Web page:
A fire at a nickel smelting plant in Indonesia on Sunday killed at least 19 workers while leaving as many as 40 others injured. Industrial accidents in this sector are common, with the disaster shining a light on the brutal and unsafe working conditions in the nickel processing industry and throughout Indonesia as a whole.
The fire killed 11 Indonesian workers and eight from other countries. It took place at a plant owned by Indonesia Tsingshan Stainless Steel (ITSS), which is a subsidiary of Tsingshan Holding Group, based in China. ITSS is located in the Indonesia Morowali Industrial Park (IMIP) on Sulawesi Island. IMIP is jointly owned by Tsingshan and Indonesia’s Bintang Delapan Group.
The accident occurred at about 5:30 a.m. while workers were conducting repairs on a furnace, according to a preliminary investigation. Dedy Kurniawan, a spokesman for the industrial complex, initially stated that a flammable liquid had ignited, causing nearby oxygen tanks to explode. He later changed his statement and claimed no oxygen tanks were on the site and no explosion had taken place.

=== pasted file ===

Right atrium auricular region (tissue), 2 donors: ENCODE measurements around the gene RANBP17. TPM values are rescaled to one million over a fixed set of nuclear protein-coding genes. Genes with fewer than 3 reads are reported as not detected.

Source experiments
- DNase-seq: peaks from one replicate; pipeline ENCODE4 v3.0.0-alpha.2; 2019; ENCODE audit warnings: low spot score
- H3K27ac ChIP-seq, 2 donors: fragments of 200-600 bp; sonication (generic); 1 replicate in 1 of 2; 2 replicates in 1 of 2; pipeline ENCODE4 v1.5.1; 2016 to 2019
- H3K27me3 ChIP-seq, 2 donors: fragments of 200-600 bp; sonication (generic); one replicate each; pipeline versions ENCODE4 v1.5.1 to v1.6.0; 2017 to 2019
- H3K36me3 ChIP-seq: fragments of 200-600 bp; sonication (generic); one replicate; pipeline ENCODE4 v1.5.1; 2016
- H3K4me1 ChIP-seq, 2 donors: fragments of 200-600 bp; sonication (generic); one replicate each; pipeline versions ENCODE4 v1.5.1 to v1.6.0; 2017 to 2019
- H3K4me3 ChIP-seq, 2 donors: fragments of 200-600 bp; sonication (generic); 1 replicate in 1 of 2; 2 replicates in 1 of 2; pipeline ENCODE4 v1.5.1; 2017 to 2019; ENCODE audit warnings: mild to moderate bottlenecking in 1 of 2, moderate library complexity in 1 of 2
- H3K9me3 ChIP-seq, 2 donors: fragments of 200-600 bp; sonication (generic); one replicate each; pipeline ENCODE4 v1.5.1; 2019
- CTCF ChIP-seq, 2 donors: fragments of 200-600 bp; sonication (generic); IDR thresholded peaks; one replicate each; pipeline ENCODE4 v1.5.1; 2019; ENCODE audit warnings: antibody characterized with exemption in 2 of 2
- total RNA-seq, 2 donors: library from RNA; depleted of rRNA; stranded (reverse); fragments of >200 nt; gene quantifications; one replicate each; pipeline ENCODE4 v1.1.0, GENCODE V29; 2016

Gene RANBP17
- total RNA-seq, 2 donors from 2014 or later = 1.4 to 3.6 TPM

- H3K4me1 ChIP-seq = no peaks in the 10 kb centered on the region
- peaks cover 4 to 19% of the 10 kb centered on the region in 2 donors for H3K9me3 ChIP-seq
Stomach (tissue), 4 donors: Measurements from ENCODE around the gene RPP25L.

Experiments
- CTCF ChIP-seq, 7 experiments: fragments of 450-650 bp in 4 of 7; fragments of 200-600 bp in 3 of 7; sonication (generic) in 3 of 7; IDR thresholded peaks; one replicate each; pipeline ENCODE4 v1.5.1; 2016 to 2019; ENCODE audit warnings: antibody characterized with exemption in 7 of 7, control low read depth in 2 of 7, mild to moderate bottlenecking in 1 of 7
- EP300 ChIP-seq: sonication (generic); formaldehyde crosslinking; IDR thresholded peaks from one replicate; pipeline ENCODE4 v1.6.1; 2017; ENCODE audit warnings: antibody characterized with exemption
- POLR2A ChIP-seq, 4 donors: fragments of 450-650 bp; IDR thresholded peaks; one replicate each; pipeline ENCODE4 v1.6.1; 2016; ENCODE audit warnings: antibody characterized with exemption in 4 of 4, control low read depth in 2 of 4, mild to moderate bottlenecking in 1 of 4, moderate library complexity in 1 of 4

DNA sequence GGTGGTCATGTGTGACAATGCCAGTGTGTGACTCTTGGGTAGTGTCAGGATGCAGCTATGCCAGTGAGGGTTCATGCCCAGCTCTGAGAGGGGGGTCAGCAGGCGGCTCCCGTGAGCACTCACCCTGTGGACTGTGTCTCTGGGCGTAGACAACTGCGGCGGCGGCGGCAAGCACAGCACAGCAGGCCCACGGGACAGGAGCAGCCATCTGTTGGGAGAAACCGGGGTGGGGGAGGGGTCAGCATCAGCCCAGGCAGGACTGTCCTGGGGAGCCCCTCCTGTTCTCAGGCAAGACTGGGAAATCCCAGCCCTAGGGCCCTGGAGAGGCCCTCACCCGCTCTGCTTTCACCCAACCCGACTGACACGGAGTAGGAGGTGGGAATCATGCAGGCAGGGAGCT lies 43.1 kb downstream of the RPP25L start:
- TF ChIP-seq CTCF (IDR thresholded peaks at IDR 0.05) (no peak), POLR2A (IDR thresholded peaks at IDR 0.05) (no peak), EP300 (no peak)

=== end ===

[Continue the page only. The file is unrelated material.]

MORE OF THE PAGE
Dedy stated that after a furnace had been shut off, its “walls then collapsed and the remaining iron slag flowed out, causing a fire and resulting in some workers at the location suffering injuries and even fatalities.”
In response to this tragedy, around 300 workers rallied on Wednesday demanding improved safety conditions. Workers chanted slogans such as, “No production is worth a life.” Others expressed their anger to the media. Parlin Hidayat, the cousin of Muhammad Taufik, a 40-year-old worker who was killed, told Al Jazeera, “The family is grieving, he was the breadwinner,” leaving behind a wife and two children. “They hope there will be no more incidents like this in the future, let him be the last victim.”
Wednesday’s rally was organized by the Serikat Pekerja Indonesia Sejahtera (SPIS) trade union, which submitted 23 demands to management, including improving the maintenance of nickel smelters and better health clinics capable of dealing with emergencies. The union claimed that it would strike if its demands were not met within three days.